I woke up in Washington, DC, the morning of January 20, 2017, to the sound of screaming sirens, and I found myself thinking the unthinkable: Maybe it won’t happen. Maybe President Obama has found a way to stop the inauguration of Donald Trump. The Russia story was on fire, with reports of Trump’s national-security adviser, Michael Flynn, communicating with Russian ambassador Sergey Kislyak, not to mention the lurid (but increasingly well-founded) “dossier” published by Buzzfeed. There were still questions about voting irregularities in Michigan and Wisconsin. What if the Obama administration had found clear evidence that the election had been rigged, whether by the American right or Russia (or perhaps both)? Wouldn’t it be right to hit the pause button before acceding to that injustice?
That’s right: I momentarily preferred the thought of waking up to a civil emergency, or maybe worse, than to the Trump presidency. I immediately despised myself: Buck up, get out of bed, go report the news. What kind of small-d democrat are you, that you just might prefer an intervention by the outgoing president, undoing an election, however flawed or possibly rigged it was (see, I’m still making excuses for myself), to living under President Trump? I realized that I was terrified of losing something profound—a sense that, at heart, this is a good country—and grieving over all the hard work to make it better that was about to be undone. But I got out of bed anyway and walked into the maelstrom.
I joined the millions of Americans who snubbed the inauguration ceremony and walked instead, in a grim drizzle, to the Smithsonian Museum of African American History and Culture. I needed to be reminded of how many wrong turns the arc of the moral universe takes before it bends towards justice. As I walked, I saw them: the pink hats. Women were already streaming into Washington for the Women’s March the next day, their pink hats vivid against the dull grey sky, and it was glorious.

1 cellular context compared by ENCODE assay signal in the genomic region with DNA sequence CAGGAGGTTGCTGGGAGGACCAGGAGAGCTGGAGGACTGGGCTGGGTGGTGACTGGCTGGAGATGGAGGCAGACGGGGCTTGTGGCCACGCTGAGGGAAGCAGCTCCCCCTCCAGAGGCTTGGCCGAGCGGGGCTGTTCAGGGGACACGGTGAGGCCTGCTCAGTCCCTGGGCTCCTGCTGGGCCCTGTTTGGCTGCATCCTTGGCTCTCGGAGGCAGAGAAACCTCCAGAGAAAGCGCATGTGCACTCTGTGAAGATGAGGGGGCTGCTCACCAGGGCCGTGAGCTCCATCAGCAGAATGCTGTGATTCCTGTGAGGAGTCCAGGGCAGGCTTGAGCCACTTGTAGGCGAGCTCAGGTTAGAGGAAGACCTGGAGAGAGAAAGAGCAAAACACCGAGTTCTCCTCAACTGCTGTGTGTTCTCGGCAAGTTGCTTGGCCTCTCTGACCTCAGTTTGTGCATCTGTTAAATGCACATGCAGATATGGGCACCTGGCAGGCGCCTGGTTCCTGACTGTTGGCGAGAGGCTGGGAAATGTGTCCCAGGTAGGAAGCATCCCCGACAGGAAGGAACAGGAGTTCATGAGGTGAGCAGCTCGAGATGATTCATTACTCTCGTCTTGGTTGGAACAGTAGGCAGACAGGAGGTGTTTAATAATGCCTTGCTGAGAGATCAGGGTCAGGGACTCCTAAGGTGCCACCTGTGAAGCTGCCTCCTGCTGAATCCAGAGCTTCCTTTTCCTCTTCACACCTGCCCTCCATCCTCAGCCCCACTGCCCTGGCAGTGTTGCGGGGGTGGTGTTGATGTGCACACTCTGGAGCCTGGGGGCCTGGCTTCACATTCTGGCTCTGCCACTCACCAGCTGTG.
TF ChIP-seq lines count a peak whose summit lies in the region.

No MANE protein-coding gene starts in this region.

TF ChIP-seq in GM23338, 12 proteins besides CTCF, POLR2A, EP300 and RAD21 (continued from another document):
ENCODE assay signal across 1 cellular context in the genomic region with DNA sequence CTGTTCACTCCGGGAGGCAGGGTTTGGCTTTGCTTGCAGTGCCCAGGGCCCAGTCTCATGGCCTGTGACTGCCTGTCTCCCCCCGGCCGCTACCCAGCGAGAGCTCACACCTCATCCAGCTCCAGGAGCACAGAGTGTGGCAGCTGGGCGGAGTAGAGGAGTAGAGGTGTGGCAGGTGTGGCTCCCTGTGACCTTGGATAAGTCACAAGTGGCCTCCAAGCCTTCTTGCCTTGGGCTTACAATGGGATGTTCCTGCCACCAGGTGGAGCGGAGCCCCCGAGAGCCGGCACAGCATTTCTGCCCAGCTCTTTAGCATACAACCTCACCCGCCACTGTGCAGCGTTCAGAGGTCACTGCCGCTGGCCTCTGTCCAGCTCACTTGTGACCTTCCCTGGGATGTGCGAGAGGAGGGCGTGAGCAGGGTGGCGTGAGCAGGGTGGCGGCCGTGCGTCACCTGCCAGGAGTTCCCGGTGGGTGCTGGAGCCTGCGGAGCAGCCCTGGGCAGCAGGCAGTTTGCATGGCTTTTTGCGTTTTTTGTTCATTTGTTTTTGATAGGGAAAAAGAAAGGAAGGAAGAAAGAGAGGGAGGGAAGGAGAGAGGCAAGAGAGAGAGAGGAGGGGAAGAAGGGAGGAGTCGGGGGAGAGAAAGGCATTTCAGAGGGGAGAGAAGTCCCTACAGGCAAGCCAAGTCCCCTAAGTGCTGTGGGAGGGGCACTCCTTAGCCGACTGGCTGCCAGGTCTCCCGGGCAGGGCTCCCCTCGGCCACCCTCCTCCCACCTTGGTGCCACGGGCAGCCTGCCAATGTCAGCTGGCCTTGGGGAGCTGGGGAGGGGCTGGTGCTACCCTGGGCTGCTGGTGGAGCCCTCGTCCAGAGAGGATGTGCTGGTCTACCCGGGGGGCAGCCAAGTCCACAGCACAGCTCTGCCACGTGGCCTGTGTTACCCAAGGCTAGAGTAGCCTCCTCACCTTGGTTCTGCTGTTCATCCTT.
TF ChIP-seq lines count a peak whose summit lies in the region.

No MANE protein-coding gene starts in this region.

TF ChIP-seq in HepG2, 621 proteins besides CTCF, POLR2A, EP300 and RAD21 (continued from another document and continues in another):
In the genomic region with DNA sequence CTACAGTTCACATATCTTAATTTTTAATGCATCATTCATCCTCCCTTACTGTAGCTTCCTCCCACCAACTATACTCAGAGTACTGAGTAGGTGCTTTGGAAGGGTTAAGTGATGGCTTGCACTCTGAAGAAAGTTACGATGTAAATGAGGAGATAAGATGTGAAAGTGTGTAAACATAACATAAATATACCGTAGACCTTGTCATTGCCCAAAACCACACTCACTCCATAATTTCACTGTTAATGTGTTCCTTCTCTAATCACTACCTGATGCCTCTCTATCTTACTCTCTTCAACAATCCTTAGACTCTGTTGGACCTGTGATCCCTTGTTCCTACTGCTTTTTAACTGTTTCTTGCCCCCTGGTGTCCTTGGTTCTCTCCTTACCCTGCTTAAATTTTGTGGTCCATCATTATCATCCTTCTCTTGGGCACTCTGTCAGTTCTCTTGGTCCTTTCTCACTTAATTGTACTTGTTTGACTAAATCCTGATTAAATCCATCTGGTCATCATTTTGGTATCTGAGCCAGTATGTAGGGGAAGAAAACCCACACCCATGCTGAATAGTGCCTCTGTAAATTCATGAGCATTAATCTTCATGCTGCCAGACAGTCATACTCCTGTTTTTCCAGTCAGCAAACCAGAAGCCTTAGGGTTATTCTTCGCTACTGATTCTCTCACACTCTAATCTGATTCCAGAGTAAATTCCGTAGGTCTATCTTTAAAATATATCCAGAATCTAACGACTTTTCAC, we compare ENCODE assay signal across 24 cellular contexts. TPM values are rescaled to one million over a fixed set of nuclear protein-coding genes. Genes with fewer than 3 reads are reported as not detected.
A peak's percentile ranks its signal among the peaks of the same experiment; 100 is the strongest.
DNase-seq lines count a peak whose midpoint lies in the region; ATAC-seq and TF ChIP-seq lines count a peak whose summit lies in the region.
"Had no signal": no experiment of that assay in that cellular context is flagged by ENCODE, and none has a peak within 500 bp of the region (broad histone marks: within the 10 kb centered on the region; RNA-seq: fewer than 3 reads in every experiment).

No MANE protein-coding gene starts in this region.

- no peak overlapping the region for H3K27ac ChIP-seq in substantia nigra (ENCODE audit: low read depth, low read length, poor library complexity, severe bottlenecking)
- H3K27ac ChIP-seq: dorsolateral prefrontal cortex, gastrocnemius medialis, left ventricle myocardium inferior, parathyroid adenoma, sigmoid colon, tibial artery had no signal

The next morning, I walked out into the bright sunshine of the actual march, and my despair almost immediately evaporated, like an emotional vampire vanquished by sunlight and righteous women. We walked and sang and chanted and wrapped crime-scene police tape around the Trump Hotel. My contingent of happy strangers stopped the arrest of a young, black anti-Trump protester. The seemingly never-ending march wound up walking me all the way home, to the apartment where I’d awakened in grief and rescue fantasies just 36 hours before. I had dinner with a group of feminists I love and felt better than I had since November 7. We women would prevail—without extra-legal intervention by anybody.
I am here to deliver the sad news that one year in, this presidency is even worse than I had imagined. On the bright side: The woman-powered resistance is more vital and brilliant and powerful than I ever dreamed. Yet I’m still not sure which side will prevail.
The first week of his presidency, The Nation made a list of all the horrible things Trump had done in just seven days. We kept it up for a while, but we didn’t have the staff power to continue. (I’m grateful for this Washington Post list of Trump’s lies.) Also, it’s just been so hard to know what matters most.